# Data Visualization and Statistics

Data visualization (and information visualization) is now a hot and important topic in both academics and industry.

Data visualization is concerned with how to visualize complicated data. One of the major goal for data visualization is to display important features in an intuitive and clear ways so that people without professional knowledge are able to understand. Without conducting a sophisticated analysis, some clear patterns can be directly observed after visualization. This is particularly useful for scientists to promote their work to general audience and potential collaborators.

Moreover, data visualization serves as a tool for exploratory data analysis. That is, we can visualize the data first and according to the structure we observe from the visualization, we choose how to analyze the data. When the dimension of the data (number of variables) is greater than 3, this technique is very useful.

Statistics and data visualization can have more interplay. With proper cooperation, statistics and data visualization can help solving problems from each other.

In data visualization, a problem is that we discard part of the information when we visualize the data. If the information we throw away is critical to our research, we will get into trouble. Thus, there is a need to study the information that each visualization approach discards and statisticians are perfect to do this job. Many visualization tools use some summary statistics and keep track of these features when visualizing; statistical analysis for these summaries allows us to understand what kind of information the summary provide and what type of information is ignored.

For statistics, a common problem for statistical analysis is that we cannot see the result we have analyzed. For instance, when estimating a multivariate function or a “set” in high dimensions, like a region of interest, we cannot see the result. A more concrete example is “clustering” at dimension greater than 3; it is hard to really see clusters in high dimensions. This problem is especially severe in nonparametric statistics; the “parameter of interest” is often infinite dimensional and it’s hard for statistician to “see” the estimator. However, tools from data visualization may provide helps for this problem. We can use the approaches from data visualization to display our result. Despite the fact that we may loss some information, we can have a rough idea how does our estimator look like and we can fine-tune our analysis accordingly.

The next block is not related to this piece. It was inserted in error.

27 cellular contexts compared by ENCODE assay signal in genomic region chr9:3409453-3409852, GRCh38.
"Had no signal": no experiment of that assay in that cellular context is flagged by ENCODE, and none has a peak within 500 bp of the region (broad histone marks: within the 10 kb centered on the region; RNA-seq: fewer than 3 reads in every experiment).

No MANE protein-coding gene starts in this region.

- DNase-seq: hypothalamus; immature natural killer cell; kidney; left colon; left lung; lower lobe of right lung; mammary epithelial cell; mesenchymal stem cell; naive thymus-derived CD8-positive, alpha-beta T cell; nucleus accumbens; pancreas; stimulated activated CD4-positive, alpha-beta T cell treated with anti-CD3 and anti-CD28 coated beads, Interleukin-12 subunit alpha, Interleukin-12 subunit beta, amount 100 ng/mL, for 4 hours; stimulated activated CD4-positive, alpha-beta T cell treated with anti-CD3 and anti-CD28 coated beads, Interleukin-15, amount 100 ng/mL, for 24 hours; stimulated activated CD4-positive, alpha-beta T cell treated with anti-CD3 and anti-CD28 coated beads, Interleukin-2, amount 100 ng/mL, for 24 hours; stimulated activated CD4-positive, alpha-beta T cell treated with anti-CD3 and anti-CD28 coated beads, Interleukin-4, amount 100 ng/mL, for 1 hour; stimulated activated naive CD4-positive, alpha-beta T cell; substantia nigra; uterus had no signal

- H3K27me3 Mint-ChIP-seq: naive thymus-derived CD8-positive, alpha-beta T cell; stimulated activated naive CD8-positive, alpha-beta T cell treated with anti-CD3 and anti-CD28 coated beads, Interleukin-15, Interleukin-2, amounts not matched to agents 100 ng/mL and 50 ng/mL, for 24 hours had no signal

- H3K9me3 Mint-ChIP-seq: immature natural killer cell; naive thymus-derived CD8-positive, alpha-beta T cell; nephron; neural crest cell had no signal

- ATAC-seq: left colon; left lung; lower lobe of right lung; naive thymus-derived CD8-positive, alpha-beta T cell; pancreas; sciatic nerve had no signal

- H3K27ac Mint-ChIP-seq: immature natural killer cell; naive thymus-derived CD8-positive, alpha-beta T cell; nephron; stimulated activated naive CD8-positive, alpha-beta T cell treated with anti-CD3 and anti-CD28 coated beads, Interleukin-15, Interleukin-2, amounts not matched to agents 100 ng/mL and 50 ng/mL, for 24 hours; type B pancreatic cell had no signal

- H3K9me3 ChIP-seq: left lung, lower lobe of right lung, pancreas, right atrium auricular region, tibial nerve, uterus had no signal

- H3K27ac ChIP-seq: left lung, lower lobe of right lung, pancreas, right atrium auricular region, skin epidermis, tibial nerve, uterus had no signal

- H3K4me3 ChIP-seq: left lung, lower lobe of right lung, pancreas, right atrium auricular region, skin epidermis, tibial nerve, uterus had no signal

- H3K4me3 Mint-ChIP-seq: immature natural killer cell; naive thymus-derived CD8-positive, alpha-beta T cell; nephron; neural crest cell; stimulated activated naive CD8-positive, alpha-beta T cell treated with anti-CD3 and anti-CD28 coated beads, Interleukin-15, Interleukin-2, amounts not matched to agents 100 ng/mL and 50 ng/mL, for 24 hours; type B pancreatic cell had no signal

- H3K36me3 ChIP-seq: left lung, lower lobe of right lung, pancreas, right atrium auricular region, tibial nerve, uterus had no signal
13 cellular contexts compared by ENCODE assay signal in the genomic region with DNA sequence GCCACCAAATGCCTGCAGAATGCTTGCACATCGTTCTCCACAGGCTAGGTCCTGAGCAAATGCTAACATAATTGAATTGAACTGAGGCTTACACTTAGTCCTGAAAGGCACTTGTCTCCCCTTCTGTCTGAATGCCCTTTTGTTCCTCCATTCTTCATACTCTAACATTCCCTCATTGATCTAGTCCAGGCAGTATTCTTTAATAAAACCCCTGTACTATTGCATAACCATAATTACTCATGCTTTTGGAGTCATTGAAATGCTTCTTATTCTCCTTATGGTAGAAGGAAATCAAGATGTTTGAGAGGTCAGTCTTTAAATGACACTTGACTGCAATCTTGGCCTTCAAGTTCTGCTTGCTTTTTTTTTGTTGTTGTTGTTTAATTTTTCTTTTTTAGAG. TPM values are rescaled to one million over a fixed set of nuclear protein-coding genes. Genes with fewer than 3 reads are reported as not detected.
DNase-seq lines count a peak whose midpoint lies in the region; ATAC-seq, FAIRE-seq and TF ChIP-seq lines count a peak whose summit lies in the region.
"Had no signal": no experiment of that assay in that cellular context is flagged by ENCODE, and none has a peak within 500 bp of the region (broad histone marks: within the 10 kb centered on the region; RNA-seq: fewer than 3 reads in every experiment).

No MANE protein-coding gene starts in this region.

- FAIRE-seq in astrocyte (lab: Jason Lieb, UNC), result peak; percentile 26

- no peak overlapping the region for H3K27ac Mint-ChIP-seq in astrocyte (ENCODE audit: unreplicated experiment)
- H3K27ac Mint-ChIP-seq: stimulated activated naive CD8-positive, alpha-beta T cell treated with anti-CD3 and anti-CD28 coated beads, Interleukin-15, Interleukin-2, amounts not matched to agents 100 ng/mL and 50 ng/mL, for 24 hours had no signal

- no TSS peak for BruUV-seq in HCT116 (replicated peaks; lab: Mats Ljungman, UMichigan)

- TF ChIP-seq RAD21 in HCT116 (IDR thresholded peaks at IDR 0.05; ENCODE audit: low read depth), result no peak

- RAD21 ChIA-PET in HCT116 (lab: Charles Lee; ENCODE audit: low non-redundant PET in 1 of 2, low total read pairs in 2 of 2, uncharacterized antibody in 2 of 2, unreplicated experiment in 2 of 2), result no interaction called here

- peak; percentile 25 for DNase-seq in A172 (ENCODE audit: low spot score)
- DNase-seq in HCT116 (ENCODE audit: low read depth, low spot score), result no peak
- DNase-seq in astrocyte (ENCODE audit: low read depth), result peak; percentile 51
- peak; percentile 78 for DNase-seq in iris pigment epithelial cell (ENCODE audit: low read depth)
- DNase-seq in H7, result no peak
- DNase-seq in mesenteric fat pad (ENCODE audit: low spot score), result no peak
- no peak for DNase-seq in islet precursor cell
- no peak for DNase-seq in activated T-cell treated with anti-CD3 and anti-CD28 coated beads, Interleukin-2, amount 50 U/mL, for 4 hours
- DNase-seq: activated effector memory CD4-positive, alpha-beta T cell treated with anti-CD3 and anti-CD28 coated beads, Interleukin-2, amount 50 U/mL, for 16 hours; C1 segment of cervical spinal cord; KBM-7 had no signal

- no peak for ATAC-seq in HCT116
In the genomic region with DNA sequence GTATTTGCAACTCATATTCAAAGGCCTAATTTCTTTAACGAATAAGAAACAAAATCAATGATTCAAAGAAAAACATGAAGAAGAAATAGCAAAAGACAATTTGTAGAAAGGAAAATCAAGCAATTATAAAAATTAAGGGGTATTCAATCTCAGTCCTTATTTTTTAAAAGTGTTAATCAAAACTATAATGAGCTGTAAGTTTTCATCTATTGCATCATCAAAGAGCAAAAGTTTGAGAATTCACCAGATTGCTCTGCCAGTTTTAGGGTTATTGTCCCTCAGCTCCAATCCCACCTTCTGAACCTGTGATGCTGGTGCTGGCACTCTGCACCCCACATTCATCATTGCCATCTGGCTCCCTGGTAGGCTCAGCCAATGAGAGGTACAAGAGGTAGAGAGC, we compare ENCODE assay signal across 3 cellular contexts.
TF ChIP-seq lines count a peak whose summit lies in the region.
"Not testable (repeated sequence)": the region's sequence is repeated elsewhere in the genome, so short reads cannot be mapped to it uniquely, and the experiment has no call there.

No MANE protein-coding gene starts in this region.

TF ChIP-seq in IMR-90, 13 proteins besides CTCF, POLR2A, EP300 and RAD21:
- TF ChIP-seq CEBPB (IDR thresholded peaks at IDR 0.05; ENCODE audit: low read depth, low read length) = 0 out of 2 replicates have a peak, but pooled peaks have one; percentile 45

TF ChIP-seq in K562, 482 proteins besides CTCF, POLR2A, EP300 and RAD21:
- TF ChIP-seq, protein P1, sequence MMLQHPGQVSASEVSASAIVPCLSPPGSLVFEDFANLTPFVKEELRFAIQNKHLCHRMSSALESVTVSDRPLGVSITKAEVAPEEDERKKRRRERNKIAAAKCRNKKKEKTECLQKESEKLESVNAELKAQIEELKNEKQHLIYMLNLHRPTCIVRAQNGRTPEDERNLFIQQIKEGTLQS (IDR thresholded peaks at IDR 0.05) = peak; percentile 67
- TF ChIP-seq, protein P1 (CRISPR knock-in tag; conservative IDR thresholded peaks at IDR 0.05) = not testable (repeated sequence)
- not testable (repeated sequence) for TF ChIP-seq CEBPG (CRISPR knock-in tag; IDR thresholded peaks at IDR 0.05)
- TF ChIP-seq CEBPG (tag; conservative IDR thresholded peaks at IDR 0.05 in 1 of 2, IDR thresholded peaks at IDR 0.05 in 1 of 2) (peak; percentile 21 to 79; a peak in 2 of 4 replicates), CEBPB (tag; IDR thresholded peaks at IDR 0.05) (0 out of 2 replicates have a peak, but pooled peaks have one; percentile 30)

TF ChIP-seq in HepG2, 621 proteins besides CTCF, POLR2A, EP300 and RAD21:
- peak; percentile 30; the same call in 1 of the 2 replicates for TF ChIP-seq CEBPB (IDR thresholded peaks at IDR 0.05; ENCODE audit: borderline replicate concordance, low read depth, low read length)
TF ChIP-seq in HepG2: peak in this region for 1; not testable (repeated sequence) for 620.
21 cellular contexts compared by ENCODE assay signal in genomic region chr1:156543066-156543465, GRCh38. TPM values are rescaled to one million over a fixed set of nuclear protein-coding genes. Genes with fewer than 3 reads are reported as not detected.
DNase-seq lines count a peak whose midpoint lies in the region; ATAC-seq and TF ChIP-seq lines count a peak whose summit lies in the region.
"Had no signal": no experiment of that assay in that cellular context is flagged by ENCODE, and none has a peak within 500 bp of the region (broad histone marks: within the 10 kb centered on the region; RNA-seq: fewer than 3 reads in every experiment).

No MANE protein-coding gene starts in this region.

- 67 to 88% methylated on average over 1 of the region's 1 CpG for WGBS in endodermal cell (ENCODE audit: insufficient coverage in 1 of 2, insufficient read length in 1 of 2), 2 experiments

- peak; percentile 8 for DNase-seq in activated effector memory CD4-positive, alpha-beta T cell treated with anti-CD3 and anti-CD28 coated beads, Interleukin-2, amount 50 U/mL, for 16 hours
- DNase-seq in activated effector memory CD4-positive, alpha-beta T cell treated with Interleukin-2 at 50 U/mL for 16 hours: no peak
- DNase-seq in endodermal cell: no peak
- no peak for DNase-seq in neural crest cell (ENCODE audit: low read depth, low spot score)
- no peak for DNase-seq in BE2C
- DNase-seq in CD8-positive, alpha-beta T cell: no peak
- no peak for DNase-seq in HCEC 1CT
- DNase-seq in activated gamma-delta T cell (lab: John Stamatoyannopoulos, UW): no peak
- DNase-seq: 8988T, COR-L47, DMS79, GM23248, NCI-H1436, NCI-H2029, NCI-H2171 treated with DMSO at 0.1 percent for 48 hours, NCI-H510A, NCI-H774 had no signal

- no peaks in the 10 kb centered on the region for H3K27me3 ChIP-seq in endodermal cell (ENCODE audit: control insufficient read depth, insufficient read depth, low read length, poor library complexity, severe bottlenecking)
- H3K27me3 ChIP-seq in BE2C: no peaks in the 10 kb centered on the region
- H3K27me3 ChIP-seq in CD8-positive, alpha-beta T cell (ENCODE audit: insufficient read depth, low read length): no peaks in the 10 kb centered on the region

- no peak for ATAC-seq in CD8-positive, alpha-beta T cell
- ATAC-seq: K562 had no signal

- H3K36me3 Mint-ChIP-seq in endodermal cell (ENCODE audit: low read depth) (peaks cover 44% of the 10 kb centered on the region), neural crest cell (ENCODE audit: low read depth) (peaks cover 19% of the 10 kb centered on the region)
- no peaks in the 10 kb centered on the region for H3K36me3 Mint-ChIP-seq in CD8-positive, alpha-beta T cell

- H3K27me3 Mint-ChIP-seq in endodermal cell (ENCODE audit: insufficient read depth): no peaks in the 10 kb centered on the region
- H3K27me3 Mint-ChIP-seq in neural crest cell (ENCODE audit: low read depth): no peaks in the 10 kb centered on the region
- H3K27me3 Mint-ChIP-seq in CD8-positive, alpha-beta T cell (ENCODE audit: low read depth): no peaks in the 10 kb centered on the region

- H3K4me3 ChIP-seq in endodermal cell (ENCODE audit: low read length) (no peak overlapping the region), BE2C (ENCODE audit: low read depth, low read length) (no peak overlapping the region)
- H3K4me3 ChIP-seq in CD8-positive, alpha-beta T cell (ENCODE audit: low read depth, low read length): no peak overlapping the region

The following two papers are examples for combining data visualization and statistics:

1. Gerber, Samuel, and Kristin Potter. “Data analysis with the morse-smale complex: The msr package for r.” Journal of Statistical Software (2011). URL: http://www.jstatsoft.org/v50/i02/paper

2. Chen, Yen-Chi, Christopher R. Genovese, and Larry Wasserman. “Enhanced mode clustering.” arXiv preprint arXiv:1406.1780 (2014). URL: http://arxiv.org/abs/1406.1780

Here are some useful links about data visualization (thanks to Yen-Chia Hsu@CMU – Robotic Institute):

# Random thoughts: Statistics vs Statistical engineering

Recent days I attended many talks given by people from statistics and statistical engineering (machine learning, data mining…etc).

I notice that people doing theories in statistical engineering is quiet similar to people in statistics. We do lots of statistical analysis on the method/algorithm and build some useful bounds for the convergence rate.

However, I just found that there’s a feature for people in statistics that people in theoretical engineering usually do not have: seeking for the asymptotic distributions. It is true that many people in statistical engineering try to find the bounds on convergence rate. The bounds are like their destination; they usually not go further for the distribution. In contrast, people in statistics will not stop at the rate; statisticians are targeting at the asymptotic distributions.

The reason why statisticians care about asymptotic distribution may be related to the statistical inference. The statistical inference such as confidence intervals, hypothesis tests, requires knowledge about the distribution of a certain statistics. Knowing the bounds is not sufficient for carrying out the inference. Both confidence intervals (or more general, confidence sets) and hypothesis test require the distributions.

This might also be the reason why courses in ML emphasizes more on the Hoeffding’s inequality, Bernstein’s inequality while in statistics, the courses focus more on the central limit theory and chi-square approximation.

Usually, finding the bounds on convergence rate is much easier than finding the true distribution. This might be a reason why many popular methods in statistical engineering are not so welcomed in statistics. The lack of asymptotic distribution reduces popularity from statisticians. However, many methods though have no asymptotic distribution, are still very useful in prediction, especially those with guarantees from probability bounds. Maybe we statisticians should not limit ourselves to those methods that are capable of statistical inference.

Anyway, I just discovered the feature for statisticians on deriving the asymptotic distributions. Maybe this is just my bias sample or maybe it is the truth. I’ll keep using this feature as a predictor to the future talks.